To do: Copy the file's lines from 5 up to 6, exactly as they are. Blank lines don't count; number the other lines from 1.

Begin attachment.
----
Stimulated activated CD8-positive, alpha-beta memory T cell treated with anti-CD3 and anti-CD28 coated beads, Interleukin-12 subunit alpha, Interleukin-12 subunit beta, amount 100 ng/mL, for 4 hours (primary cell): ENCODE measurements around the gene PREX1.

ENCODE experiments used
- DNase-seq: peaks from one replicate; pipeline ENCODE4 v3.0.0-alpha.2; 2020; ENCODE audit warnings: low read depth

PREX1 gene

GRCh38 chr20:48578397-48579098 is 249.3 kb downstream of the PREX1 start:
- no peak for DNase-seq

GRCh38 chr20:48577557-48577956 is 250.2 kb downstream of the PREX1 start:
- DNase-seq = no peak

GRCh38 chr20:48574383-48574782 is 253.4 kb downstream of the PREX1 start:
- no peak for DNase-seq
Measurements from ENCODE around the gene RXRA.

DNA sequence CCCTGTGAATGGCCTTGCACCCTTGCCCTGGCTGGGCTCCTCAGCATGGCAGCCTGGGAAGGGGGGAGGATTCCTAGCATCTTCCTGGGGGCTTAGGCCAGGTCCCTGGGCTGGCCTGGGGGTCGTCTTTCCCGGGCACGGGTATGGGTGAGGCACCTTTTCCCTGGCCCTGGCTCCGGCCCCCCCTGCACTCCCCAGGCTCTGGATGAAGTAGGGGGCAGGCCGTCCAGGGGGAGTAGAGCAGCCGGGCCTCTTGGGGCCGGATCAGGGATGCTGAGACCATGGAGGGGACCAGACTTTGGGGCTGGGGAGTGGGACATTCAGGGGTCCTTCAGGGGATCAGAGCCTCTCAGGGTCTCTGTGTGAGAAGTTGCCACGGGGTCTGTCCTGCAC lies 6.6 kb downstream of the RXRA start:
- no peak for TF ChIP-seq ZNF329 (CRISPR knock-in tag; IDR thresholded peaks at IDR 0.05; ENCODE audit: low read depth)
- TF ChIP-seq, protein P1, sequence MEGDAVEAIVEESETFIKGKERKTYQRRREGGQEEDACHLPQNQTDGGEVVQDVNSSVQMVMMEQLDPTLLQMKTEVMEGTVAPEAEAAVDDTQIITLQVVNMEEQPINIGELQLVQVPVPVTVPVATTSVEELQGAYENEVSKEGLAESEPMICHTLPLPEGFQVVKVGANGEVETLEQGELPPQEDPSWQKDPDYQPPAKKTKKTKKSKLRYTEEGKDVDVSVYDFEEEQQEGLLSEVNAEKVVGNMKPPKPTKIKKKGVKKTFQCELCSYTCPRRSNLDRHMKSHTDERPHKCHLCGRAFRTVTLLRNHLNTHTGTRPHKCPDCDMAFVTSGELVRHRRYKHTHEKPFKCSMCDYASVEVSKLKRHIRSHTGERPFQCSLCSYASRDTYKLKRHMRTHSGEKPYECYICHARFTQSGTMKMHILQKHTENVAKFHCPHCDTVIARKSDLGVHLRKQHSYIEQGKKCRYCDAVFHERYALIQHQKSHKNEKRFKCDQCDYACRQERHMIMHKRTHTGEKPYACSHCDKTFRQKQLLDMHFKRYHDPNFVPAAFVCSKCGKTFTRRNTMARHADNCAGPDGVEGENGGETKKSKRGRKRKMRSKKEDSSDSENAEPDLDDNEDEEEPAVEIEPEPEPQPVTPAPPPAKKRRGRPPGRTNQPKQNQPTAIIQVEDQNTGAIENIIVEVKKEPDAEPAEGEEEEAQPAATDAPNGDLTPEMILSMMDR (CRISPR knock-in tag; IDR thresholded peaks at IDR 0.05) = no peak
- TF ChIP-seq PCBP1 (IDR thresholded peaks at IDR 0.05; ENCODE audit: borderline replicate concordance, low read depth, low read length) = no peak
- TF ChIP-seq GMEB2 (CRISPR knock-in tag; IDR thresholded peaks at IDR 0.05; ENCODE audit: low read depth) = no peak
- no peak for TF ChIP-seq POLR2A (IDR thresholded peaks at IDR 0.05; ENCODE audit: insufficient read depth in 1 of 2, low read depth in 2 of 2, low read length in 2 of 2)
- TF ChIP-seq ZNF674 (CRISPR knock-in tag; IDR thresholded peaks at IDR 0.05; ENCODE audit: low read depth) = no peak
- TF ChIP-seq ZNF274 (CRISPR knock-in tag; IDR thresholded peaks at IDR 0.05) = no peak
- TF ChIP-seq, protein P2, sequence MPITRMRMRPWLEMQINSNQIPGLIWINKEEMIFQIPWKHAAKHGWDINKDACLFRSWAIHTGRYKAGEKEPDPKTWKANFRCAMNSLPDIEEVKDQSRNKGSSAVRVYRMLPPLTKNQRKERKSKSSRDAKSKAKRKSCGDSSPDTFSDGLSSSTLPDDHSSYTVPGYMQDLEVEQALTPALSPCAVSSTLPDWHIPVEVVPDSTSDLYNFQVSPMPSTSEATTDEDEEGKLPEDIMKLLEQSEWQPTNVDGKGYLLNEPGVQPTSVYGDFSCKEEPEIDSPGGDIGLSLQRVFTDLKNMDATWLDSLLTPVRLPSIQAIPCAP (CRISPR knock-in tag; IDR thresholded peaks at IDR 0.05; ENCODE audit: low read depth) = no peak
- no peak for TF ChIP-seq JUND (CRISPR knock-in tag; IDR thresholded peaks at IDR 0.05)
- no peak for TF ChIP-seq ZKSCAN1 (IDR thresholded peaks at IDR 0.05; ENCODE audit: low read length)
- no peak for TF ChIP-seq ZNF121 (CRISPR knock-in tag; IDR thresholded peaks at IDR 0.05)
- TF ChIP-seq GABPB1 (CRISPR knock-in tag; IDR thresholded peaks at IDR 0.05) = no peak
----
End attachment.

GRCh38 chr20:48578397-48579098 is 249.3 kb downstream of the PREX1 start:
- no peak for DNase-seq